On the subject of this debate, it is a great pleasure to follow the noble Lord, Lord Randall of Uxbridge, who is a great champion of nature, and indeed the two previous noble Lords, who said many things with which I can agree. The noble Lords, Lord Randall and Lord Greaves, in particular reflected on the widespread disappointment that the amendments to the Agriculture Bill that would have protected people who live in close proximity to agricultural land ultimately did not make it through the system. As both noble Lords said, we can but try again in the Environment Bill.
I am going to pick up something that the Minister said in his introduction when he referred to continued high levels of protection. The practical reality, whether we are talking about pesticides or persistent organic pollutants, is that we have a poisoned country, a poisoned landscape and, indeed, a poisoned planet. To start any debate on this topic, it is important to acknowledge that we have utterly failed in the past and that, while today we are bringing forward regulations that are much better than those in the United States and other regimes, even the EU regulations that we are transferring across are not nearly strong enough.
I have a couple of specific detailed questions. Like others, I rely rather heavily on the work of ClientEarth. Regulation 3(8) removes the wording that would permit the appropriate authority to make regulations in respect of the official controls, first, relating to production, packaging, labelling, storage, transport, marketing, formulation, parallel trade and the use of plant protection products, and, secondly and particularly, regarding the collection of information on the reporting of suspected poisonings. This is a direct question for the Minister, either for now or in future: that apparent loss of collection reporting on suspected poisonings is obviously a deeply worrying one, and it would be interesting to hear why that has happened and how it might be fixed. I also refer to wording relating to health and the hazards and risk of pesticides in Article 24 of new EU regulation 625/2017 regarding protection from pesticides and the risk of poisoning.
I also want to refer to chronic poisoning. Often, we hope or expect that, where there is an acute case, there will be reporting; it is the kind of thing that we might expect our media to pick up on. But with chronic poisoning developing over a number of years, such as in operators, agricultural workers or people living close to pesticide application areas—the amendment to the Agriculture Bill tried to address this issue—we have seen reports going back to 1987 of inadequate monitoring in the UK, yet we have not seen any change in policy or any real move to deal with that chronic situation.
Finally, I want to move on to some broader points that build on what the noble Lord, Lord Randall, said. The sale of pesticides in the UK each year is worth £627 million and, around the world, it is nearly $60 billion. Obviously, this is a big, powerful vested interest. As the noble Lord said, that vested interest wants to protect its sales, but I very much agree with what the noble Lord, Lord Berkeley, said earlier: we want and need to move toward a world that uses no pesticides.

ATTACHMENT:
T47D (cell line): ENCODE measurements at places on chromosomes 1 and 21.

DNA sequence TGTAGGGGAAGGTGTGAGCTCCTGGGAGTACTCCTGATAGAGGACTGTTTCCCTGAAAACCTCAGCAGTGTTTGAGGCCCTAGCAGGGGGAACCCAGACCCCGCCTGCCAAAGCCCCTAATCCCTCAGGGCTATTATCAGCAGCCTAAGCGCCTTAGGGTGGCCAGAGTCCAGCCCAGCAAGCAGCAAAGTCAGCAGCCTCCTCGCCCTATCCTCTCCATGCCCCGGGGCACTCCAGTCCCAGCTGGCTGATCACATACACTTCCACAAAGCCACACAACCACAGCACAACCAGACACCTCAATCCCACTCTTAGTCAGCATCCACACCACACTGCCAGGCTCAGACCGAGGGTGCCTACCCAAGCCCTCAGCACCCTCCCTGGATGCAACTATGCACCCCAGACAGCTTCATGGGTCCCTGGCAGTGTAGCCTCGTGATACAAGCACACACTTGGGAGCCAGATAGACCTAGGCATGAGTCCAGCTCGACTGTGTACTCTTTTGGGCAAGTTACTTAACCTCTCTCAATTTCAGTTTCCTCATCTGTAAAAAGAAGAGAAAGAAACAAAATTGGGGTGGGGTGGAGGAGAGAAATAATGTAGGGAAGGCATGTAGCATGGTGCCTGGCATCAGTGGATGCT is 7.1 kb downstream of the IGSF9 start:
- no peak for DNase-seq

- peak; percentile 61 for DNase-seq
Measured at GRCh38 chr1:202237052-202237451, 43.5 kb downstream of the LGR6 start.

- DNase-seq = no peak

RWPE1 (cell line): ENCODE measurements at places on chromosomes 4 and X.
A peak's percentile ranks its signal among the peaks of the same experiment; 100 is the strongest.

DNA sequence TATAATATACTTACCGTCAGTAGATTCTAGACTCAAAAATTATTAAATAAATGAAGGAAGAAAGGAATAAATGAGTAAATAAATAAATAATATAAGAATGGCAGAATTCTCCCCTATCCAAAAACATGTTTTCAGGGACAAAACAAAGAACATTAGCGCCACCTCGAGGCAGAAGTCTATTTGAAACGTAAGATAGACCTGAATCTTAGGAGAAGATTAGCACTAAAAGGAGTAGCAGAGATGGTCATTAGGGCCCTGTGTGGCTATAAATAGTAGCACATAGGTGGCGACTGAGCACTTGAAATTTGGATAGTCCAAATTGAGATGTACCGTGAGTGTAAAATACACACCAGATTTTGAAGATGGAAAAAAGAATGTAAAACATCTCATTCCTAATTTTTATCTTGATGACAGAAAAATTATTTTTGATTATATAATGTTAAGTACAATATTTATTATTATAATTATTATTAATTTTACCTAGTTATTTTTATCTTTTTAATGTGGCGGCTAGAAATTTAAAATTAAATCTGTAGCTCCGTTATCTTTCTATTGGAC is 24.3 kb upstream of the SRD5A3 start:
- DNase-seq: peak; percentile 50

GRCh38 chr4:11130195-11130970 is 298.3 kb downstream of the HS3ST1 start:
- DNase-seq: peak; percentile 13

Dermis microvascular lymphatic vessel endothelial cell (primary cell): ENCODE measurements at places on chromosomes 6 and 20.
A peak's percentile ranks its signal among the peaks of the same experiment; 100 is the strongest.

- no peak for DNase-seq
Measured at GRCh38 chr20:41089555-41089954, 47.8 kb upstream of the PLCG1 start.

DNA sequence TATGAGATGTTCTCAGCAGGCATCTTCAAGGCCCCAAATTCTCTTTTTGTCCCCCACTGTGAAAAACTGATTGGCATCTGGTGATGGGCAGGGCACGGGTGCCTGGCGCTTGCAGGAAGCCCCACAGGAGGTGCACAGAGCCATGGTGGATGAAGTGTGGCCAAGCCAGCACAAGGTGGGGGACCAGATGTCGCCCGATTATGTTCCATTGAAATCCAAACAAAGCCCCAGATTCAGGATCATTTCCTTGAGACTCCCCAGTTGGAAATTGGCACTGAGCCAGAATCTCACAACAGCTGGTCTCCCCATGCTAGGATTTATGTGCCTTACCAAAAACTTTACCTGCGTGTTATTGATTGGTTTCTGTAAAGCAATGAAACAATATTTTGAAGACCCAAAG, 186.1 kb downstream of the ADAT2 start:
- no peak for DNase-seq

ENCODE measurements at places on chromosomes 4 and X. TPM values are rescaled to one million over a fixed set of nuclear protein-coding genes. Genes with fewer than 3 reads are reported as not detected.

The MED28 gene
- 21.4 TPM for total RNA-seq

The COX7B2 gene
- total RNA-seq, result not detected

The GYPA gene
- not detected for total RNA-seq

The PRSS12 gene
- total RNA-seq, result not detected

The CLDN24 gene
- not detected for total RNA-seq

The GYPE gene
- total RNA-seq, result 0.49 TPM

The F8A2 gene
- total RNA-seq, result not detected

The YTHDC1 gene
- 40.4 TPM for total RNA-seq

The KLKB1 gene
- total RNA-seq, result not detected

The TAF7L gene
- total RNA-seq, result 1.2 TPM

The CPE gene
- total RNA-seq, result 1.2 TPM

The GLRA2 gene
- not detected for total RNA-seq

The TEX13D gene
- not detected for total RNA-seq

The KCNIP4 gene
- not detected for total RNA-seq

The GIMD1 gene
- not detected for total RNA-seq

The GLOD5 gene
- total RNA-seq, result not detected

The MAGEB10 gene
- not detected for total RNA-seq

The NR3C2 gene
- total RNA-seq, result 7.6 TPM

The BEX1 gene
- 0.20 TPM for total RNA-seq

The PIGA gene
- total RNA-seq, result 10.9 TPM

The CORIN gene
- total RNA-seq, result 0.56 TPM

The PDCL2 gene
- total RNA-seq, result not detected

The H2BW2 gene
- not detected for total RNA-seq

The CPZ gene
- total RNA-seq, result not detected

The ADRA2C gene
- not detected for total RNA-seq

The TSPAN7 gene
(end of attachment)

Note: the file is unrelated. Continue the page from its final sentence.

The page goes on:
My response to the noble Lord’s concerns about neonicotinoids and the impact of their withdrawal on growing rapeseed in the UK is that we must grow a diverse range of crops that are suited to our conditions. I have stood in a field in Lincolnshire with a star rapeseed grower and discussed the difficulties of growing rapeseed in the UK. It has always been clear that rapeseed is not particularly suited to UK conditions, so we need to move to a different approach. It is one that the Government have focused on, at least in terms of talking about it, including to some degree in the Agriculture Bill—agroecology. If we are going to move in the direction of working with nature to use the power, force and richness of healthy soils and the richness of the interactions of integrated pest management, that is the way we need to go. Indeed, I note that both the EU directives that we are transferring across here focus on the need to move to pest management systems that do not rely on pesticides. What are the Government doing to take further steps in that direction?
We have been through so many cycles, from DDT onwards, of a pesticide being discovered and promoted as the new wonder chemical—a perfectly safe, perfectly wonderful solution to all our problems. Usually, a couple of decades later, we ban it because it has been a disaster. That is a cycle that we desperately need to stop.
My Lords, I thank my noble friend the Minister for introducing the regulations and welcome the Government’s commitment to protecting the environment. I hope that my noble friend and the Government will be mindful of the impact that these regulations will have on industry. I want to bring to his attention two specific ways in which that might happen.
I want to make a general point at the outset. My noble friend considers that nature lovers are something of a new craze. I remind him of the contribution of perhaps one of the first eco-warriors. When I was a little girl, Professor David Bellamy, who I think was at Durham University at the time, tried to protect the blue gentians that grew in the northern Pennines— particularly in Teesdale, where I grew up—from flooding by a reservoir that was being built to take water to Middlesbrough. In the event, the reservoir was built and the blue gentians were flooded; they were one of the few alpine plants to grow in Teesdale, outside an alpine region. I regret that, at the time, David Bellamy’s campaign was unsuccessful, but I recognise the contribution that he made.